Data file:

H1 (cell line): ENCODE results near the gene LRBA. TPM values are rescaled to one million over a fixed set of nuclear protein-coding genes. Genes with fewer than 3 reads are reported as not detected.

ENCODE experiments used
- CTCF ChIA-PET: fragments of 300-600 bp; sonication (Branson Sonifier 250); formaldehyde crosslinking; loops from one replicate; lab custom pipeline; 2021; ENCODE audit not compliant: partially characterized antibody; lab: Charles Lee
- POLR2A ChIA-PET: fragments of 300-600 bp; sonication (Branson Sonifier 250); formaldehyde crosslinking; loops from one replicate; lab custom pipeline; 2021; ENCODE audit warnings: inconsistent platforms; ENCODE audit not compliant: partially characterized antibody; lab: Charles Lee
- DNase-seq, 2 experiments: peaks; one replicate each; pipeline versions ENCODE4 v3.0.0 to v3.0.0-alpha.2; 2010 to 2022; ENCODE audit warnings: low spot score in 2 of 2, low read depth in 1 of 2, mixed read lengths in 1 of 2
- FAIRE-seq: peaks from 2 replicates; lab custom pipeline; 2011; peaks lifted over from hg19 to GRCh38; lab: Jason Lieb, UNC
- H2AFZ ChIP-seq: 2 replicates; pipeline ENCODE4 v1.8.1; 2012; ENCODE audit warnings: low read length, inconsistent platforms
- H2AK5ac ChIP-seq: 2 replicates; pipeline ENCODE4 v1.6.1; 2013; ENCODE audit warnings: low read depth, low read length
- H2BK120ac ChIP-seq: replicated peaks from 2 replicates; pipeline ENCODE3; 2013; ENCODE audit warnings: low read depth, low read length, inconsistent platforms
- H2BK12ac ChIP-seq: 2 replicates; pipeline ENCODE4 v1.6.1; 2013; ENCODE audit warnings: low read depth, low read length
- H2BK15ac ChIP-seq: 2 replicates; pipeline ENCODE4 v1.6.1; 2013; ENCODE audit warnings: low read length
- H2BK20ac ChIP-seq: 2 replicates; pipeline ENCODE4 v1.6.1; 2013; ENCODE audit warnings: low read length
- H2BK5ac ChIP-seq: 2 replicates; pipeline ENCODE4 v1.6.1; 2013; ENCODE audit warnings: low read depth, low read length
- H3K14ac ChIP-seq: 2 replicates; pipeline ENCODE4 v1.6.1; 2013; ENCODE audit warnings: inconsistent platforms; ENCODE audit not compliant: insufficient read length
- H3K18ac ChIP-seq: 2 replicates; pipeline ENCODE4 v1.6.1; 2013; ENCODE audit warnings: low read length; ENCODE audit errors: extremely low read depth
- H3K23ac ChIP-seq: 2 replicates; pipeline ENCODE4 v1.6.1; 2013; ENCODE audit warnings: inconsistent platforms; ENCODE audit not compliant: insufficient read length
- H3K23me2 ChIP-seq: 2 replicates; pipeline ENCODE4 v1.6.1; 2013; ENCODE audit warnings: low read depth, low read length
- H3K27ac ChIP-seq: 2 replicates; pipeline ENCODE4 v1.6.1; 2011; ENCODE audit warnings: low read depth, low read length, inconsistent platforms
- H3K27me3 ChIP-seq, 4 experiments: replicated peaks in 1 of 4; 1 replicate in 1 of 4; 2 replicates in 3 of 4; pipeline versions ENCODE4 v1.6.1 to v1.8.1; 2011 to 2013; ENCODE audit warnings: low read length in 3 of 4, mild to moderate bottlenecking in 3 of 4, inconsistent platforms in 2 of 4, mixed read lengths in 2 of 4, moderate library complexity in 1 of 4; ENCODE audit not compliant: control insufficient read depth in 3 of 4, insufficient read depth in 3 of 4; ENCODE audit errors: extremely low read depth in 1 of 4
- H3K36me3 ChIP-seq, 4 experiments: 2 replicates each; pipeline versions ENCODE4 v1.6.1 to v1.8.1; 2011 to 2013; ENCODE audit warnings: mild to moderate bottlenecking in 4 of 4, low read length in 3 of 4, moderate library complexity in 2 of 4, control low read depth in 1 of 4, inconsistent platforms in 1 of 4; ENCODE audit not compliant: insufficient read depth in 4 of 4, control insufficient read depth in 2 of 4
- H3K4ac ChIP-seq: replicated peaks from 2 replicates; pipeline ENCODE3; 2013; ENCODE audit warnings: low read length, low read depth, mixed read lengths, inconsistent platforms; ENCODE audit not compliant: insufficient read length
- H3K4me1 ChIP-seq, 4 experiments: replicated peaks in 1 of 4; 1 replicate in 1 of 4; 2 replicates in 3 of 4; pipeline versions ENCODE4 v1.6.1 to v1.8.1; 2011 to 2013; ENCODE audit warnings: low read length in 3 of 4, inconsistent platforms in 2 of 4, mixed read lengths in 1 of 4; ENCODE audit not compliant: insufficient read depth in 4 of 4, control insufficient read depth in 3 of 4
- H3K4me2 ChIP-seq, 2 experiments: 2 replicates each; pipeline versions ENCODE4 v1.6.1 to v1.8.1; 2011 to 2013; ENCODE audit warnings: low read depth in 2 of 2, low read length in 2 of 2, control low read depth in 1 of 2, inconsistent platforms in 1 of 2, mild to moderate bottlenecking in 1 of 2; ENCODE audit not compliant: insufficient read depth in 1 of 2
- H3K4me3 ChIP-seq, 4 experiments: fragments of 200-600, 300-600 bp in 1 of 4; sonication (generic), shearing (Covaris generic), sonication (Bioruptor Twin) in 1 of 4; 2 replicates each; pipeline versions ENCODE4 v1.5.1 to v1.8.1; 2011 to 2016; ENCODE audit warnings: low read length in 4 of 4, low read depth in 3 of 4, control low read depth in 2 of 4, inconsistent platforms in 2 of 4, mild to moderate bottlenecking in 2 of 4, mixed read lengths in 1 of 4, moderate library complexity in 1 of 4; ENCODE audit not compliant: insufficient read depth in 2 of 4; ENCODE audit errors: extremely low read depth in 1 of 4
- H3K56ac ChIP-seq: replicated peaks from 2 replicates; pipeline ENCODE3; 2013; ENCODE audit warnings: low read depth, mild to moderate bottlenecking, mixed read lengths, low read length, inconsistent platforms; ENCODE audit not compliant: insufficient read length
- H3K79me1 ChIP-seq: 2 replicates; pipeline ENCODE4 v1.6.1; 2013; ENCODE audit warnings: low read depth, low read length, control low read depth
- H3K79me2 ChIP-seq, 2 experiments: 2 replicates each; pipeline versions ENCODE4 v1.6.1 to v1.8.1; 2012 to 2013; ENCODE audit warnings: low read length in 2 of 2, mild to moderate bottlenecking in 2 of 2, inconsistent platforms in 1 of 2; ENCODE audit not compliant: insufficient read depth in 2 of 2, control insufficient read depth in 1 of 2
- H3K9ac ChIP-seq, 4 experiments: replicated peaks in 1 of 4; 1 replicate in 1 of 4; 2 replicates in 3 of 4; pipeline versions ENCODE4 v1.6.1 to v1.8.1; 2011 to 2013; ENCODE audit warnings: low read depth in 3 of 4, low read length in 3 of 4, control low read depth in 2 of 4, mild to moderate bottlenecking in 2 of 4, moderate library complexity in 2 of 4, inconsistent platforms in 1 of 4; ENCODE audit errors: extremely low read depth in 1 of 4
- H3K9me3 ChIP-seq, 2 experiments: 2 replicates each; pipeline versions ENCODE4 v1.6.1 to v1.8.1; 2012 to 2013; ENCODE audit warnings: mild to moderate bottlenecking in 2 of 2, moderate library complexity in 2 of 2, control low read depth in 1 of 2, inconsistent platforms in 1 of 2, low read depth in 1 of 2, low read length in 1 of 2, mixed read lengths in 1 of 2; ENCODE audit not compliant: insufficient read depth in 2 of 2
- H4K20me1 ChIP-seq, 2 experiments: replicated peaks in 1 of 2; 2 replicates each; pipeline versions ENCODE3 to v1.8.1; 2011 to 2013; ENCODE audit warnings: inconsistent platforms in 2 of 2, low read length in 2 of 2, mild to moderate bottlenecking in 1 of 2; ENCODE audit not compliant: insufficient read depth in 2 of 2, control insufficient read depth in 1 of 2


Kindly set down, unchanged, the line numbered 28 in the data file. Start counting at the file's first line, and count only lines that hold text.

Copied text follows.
- H3K9ac ChIP-seq, 4 experiments: replicated peaks in 1 of 4; 1 replicate in 1 of 4; 2 replicates in 3 of 4; pipeline versions ENCODE4 v1.6.1 to v1.8.1; 2011 to 2013; ENCODE audit warnings: low read depth in 3 of 4, low read length in 3 of 4, control low read depth in 2 of 4, mild to moderate bottlenecking in 2 of 4, moderate library complexity in 2 of 4, inconsistent platforms in 1 of 4; ENCODE audit errors: extremely low read depth in 1 of 4